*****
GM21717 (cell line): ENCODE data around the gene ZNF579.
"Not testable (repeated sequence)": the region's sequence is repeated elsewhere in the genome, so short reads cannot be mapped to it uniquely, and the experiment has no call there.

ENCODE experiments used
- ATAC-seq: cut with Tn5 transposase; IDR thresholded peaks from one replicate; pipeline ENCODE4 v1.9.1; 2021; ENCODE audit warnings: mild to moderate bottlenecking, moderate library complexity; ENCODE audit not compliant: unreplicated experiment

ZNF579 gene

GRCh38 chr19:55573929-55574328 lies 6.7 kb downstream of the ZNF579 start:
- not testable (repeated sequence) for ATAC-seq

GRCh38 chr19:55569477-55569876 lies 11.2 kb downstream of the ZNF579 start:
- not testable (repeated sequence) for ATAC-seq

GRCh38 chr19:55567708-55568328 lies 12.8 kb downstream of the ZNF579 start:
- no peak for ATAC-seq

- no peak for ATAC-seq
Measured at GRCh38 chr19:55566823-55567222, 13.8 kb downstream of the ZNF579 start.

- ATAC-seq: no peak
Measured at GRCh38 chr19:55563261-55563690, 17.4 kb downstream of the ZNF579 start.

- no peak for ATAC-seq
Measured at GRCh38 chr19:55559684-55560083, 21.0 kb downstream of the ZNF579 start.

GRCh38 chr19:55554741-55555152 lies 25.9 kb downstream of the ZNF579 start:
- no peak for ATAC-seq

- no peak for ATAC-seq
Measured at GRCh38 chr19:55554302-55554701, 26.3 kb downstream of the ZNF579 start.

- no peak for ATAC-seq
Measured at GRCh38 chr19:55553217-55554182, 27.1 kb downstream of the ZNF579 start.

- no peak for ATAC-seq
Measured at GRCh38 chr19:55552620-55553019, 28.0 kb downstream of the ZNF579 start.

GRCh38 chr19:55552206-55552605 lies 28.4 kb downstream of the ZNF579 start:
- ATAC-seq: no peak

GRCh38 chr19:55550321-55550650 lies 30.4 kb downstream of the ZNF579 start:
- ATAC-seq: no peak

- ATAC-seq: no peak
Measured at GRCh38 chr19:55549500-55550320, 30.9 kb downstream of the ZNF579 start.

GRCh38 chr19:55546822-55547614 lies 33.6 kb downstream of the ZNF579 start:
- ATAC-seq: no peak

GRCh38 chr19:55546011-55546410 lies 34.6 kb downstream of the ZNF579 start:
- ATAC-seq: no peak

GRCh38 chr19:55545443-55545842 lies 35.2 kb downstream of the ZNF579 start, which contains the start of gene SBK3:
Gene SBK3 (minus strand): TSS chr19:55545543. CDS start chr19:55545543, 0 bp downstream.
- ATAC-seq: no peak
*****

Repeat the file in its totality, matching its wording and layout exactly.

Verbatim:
GM21717 (cell line): ENCODE data around the gene ZNF579.
"Not testable (repeated sequence)": the region's sequence is repeated elsewhere in the genome, so short reads cannot be mapped to it uniquely, and the experiment has no call there.

ENCODE experiments used
- ATAC-seq: cut with Tn5 transposase; IDR thresholded peaks from one replicate; pipeline ENCODE4 v1.9.1; 2021; ENCODE audit warnings: mild to moderate bottlenecking, moderate library complexity; ENCODE audit not compliant: unreplicated experiment

ZNF579 gene

GRCh38 chr19:55573929-55574328 lies 6.7 kb downstream of the ZNF579 start:
- not testable (repeated sequence) for ATAC-seq

GRCh38 chr19:55569477-55569876 lies 11.2 kb downstream of the ZNF579 start:
- not testable (repeated sequence) for ATAC-seq

GRCh38 chr19:55567708-55568328 lies 12.8 kb downstream of the ZNF579 start:
- no peak for ATAC-seq

- no peak for ATAC-seq
Measured at GRCh38 chr19:55566823-55567222, 13.8 kb downstream of the ZNF579 start.

- ATAC-seq: no peak
Measured at GRCh38 chr19:55563261-55563690, 17.4 kb downstream of the ZNF579 start.

- no peak for ATAC-seq
Measured at GRCh38 chr19:55559684-55560083, 21.0 kb downstream of the ZNF579 start.

GRCh38 chr19:55554741-55555152 lies 25.9 kb downstream of the ZNF579 start:
- no peak for ATAC-seq

- no peak for ATAC-seq
Measured at GRCh38 chr19:55554302-55554701, 26.3 kb downstream of the ZNF579 start.

- no peak for ATAC-seq
Measured at GRCh38 chr19:55553217-55554182, 27.1 kb downstream of the ZNF579 start.

- no peak for ATAC-seq
Measured at GRCh38 chr19:55552620-55553019, 28.0 kb downstream of the ZNF579 start.

GRCh38 chr19:55552206-55552605 lies 28.4 kb downstream of the ZNF579 start:
- ATAC-seq: no peak

GRCh38 chr19:55550321-55550650 lies 30.4 kb downstream of the ZNF579 start:
- ATAC-seq: no peak

- ATAC-seq: no peak
Measured at GRCh38 chr19:55549500-55550320, 30.9 kb downstream of the ZNF579 start.

GRCh38 chr19:55546822-55547614 lies 33.6 kb downstream of the ZNF579 start:
- ATAC-seq: no peak

GRCh38 chr19:55546011-55546410 lies 34.6 kb downstream of the ZNF579 start:
- ATAC-seq: no peak

GRCh38 chr19:55545443-55545842 lies 35.2 kb downstream of the ZNF579 start, which contains the start of gene SBK3:
Gene SBK3 (minus strand): TSS chr19:55545543. CDS start chr19:55545543, 0 bp downstream.
- ATAC-seq: no peak